RSDM Expands Patient Care on Mission to Haiti and Dominican Republic
A child gets screened during a mission to border towns in Haiti and the Dominican Republic.
Since 2011, RSDM volunteers have embarked on an annual dental mission serving patients from Haiti and the Dominican Republic. That first year, they worked in one clinic on the border of both nations, treating nearly 200 pa- tients. This year, they set up two clinics—one in each country—and treated more than 900 Haitian and Dominican patients.
They also brought new treatment and diagnostic methods: digital x-rays, and silver diamine fluoride to stop tooth decay.
Over the years, volunteers have seen the long-term success of their preventive efforts, such as fluoride sealant applications and oral hygiene giveaways to citizens who can’t afford toothpaste and a toothbrush.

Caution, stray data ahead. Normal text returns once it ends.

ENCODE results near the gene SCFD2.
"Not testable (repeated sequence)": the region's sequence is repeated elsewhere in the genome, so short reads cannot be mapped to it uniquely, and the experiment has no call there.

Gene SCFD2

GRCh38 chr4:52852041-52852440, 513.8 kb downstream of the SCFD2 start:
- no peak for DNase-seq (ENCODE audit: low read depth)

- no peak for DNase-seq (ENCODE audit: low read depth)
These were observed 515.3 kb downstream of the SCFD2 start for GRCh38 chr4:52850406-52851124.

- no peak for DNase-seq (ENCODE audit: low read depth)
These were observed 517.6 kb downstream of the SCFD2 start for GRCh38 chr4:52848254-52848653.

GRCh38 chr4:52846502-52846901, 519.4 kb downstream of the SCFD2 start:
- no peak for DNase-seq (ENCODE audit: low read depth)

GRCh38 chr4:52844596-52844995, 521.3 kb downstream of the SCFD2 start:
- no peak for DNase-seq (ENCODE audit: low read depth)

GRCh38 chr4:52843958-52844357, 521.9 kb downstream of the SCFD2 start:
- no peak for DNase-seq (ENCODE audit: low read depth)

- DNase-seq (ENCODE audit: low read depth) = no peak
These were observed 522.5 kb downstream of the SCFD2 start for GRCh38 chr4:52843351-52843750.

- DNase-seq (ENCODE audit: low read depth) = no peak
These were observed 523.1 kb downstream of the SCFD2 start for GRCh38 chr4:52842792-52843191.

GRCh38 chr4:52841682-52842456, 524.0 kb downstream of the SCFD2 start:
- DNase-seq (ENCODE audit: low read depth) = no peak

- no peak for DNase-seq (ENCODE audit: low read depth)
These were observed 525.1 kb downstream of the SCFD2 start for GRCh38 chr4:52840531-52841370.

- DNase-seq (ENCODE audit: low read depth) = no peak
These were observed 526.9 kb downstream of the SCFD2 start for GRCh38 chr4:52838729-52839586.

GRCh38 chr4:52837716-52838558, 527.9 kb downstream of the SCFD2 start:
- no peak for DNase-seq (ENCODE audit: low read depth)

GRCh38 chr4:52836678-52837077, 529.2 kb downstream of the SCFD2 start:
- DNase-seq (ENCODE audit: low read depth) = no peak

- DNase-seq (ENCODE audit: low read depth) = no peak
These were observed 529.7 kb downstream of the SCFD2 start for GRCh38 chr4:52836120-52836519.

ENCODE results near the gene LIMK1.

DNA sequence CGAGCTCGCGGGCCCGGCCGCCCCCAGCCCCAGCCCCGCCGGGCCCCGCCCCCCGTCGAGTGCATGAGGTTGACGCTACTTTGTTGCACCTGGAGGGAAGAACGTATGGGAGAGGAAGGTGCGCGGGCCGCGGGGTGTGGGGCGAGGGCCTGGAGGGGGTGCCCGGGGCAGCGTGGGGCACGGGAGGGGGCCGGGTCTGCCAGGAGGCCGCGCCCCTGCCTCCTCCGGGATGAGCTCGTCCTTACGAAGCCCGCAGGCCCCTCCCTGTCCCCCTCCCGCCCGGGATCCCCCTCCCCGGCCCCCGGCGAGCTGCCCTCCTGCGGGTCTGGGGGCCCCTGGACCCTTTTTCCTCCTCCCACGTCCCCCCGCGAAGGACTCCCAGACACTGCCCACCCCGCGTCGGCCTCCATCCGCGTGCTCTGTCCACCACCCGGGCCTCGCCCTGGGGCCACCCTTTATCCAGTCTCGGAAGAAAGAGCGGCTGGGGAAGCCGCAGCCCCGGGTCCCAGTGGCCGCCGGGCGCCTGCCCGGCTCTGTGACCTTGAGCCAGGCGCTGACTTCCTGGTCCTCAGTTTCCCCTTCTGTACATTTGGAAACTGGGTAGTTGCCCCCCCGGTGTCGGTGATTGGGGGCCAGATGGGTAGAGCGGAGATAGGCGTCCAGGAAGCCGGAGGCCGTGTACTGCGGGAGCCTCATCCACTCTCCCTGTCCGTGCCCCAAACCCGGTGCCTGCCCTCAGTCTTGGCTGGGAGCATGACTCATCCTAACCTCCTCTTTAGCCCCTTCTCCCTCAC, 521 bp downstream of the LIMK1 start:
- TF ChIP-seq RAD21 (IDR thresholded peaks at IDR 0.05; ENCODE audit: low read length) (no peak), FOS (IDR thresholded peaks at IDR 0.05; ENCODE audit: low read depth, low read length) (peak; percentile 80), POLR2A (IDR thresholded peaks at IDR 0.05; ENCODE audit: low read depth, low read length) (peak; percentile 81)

“We’ve sealed so many teeth that we’re starting to see them come back with less decay, or no decay at all,’’ said RSDM professor Dr. Pam Alberto, who heads the effort, funded by the Cheerful Heart Mission, a humanitarian organization focusing on health, education and economic development in Haiti and the Dominican Republic.
Student Greg Ramirez was touched by the short-term results of his mission work.“There were kids who had chipped teeth, who just wanted them fixed so they could smile again,’’ he said.